Is Third-Person the Right Point of View for You?

In my last post, I published the first of a three part series on points of view (POV) and narrative voices. It’s been hard for me personally to figure out which POV is best to tell my story, stay true to my character’s voice and cater to my strengths as a writer.

third-person point of view

So I turned to Walter Mosley’s This Year You Write Your Novel for some advice on the issue. Last time I shared his tips on the first person narrative. Next time I will discuss the omniscient voice. Today is all about writing in the third-person.

Third-Person Narrative

Mosley describes the third-person narrative as “a small, emotionless, but intelligent creature sitting on the shoulder of the character who is experiencing the story.” For example:

“Brent Farley entered the room looking around for his mother.   Instead he saw Alice Norman standing near the buffet…Her fingers were cold, and so, Brent noticed, were her eyes.”

The Third-Person Narrative Creates Distance

Much like the first-person POV, the third-person perspective provides the reader and the writer with a natural way of reading/telling a story. However, it’s far less intimate. This POV is an intellectual, impartial observer who is quite knowledgeable about the character’s life yet removed from her passions.

This approach puts less pressure on the character’s voice because it’s even tempered, steady. That said, it may also make it more challenging for you to convey emotional depth as Mosley writes, “ you can give momentary glimpses into [the character’s mind], but you cannot, as a rule, get deeply into her heart.”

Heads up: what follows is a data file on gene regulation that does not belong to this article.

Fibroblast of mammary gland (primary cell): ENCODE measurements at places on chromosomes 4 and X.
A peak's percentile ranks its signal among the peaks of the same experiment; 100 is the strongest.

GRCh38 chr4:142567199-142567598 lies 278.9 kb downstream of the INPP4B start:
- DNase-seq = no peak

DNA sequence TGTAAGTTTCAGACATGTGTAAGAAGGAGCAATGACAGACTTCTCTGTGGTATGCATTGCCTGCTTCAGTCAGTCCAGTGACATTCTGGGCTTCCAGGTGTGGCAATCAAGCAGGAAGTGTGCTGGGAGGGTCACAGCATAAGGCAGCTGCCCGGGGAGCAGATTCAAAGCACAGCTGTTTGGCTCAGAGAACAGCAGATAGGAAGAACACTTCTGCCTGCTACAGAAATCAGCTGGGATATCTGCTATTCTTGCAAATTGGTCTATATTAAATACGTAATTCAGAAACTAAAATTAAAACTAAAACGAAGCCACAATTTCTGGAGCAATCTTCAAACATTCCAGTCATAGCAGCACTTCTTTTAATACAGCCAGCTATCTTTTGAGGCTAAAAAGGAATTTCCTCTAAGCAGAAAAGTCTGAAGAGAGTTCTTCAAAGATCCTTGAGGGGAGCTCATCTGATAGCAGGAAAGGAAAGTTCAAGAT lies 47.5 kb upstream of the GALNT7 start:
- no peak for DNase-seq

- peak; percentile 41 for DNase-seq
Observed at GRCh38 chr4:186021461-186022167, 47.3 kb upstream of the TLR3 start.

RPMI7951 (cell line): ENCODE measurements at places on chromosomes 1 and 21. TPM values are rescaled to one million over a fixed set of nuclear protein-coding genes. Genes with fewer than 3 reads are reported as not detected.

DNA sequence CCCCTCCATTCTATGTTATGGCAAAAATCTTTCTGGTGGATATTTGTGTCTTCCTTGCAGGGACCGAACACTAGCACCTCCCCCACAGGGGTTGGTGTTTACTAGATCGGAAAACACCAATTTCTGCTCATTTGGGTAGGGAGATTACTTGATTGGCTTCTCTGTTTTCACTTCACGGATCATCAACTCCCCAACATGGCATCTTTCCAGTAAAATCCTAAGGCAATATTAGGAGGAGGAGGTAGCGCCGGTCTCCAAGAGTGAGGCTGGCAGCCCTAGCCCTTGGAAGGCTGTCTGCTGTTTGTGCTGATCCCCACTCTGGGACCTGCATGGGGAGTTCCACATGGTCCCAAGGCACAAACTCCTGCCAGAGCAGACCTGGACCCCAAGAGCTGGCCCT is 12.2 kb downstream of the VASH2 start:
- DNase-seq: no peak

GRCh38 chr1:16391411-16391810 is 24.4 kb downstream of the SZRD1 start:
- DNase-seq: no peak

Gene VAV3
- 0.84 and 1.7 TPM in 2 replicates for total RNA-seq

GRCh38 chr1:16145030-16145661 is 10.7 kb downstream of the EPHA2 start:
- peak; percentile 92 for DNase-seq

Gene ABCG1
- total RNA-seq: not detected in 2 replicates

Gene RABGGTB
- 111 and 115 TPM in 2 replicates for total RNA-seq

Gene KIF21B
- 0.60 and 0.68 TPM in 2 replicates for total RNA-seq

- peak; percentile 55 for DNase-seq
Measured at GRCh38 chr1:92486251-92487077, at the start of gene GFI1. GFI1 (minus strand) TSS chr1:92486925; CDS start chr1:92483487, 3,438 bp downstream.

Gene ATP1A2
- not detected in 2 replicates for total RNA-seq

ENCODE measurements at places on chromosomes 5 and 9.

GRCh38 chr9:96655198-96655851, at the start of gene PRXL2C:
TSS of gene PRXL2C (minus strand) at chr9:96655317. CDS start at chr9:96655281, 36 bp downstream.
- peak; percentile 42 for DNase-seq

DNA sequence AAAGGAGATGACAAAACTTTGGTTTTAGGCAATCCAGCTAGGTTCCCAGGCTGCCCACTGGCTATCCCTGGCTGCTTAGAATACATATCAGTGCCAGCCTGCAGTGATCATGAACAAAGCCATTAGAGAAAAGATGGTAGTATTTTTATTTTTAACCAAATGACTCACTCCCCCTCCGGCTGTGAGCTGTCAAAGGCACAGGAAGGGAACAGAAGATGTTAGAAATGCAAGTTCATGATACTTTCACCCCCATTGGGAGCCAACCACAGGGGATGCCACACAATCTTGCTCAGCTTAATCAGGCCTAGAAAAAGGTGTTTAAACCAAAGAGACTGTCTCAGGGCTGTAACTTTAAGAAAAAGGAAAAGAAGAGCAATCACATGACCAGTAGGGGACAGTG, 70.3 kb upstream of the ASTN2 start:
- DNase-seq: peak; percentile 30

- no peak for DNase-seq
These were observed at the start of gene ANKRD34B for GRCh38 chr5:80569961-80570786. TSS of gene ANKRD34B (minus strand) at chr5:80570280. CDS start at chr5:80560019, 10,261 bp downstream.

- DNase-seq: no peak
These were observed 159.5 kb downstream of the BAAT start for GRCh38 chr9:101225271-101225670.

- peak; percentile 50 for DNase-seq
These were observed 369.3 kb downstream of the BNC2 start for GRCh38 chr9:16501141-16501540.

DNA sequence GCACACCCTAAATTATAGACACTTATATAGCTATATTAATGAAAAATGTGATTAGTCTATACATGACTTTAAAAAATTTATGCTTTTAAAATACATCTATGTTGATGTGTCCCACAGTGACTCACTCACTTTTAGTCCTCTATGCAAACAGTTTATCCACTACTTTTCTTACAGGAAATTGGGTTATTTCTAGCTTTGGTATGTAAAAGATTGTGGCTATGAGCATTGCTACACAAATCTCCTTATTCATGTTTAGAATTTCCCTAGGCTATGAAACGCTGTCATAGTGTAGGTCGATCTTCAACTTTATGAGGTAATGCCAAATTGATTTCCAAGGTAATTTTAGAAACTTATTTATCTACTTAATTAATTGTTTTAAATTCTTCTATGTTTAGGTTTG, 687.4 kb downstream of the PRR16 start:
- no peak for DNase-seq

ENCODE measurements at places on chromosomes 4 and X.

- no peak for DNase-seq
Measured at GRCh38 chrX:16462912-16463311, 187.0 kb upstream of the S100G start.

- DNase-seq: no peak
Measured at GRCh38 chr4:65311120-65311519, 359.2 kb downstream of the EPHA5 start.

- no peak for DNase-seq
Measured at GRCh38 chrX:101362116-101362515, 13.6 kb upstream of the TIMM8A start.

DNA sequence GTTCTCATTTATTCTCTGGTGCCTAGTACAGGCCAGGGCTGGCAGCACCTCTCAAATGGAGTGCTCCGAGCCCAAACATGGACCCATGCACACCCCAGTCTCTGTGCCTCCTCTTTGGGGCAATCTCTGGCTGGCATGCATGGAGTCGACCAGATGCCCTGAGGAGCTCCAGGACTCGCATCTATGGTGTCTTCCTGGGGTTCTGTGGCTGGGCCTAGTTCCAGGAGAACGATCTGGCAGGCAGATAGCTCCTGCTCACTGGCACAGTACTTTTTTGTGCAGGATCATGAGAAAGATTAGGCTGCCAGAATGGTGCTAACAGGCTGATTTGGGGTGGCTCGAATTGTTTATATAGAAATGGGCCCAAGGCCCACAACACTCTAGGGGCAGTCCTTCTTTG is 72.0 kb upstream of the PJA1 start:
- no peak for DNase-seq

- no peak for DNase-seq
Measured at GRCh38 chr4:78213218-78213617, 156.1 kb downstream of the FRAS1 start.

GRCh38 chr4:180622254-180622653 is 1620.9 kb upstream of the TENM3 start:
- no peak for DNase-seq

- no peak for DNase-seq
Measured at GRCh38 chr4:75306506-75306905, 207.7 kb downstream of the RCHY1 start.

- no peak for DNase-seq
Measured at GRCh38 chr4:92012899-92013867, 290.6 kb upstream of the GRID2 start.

The Third-Person Narrator Can Be Knowledgeable About Multiple Characters

One benefit of using this POV is that it’s relatively easy to jump from one character’s perspective to the next. For example, if two characters have a confrontation and then separate, you can describe each character’s reactions and next steps in consecutive scenes.

In other words, the third-person narrator can have more knowledge that either character individually.

While the narrator can “sit on the shoulder” of several characters, it should do so for a reason. For example, if the story is centered on a conflict between two people, it makes sense to only use their experiences to tell it. There is also nothing stopping you from telling the story from a single character’s POV using the third-person. But the decision should be a thoughtful one.

First-Time Novelists Should Consider Using Third-Person Narrative

Mosley suggests using this approach for your first novel. He says it’s the most flexible and durable.

I think I get it. Creating a catchy enough voice/character to sustain a first-person POV is tough. That said, I believe that comes naturally for a lot of people, who are otherwise capable of writing a really amazing, intimate, or captivating story in the first-person. It’s a tough call.

What other narrative voices would you like to learn more about?  Share in the comments section below.

PRACTICE

Take fifteen minutes to write a scene using the third-person narrative. Share with us in the comments below!

About Monica M. Clark

Monica is a lawyer trying to knock out her first novel. She lives in D.C. but is still a New Yorker. You can follow her on her blog or on Twitter (@monicamclark).

  • Helaine Grenova

    I think that this is my favorite type of narrative. I always feel like I understand the characters better if I can take a step back and see them as the world sees them. First person is so limiting and can make understanding a character difficult.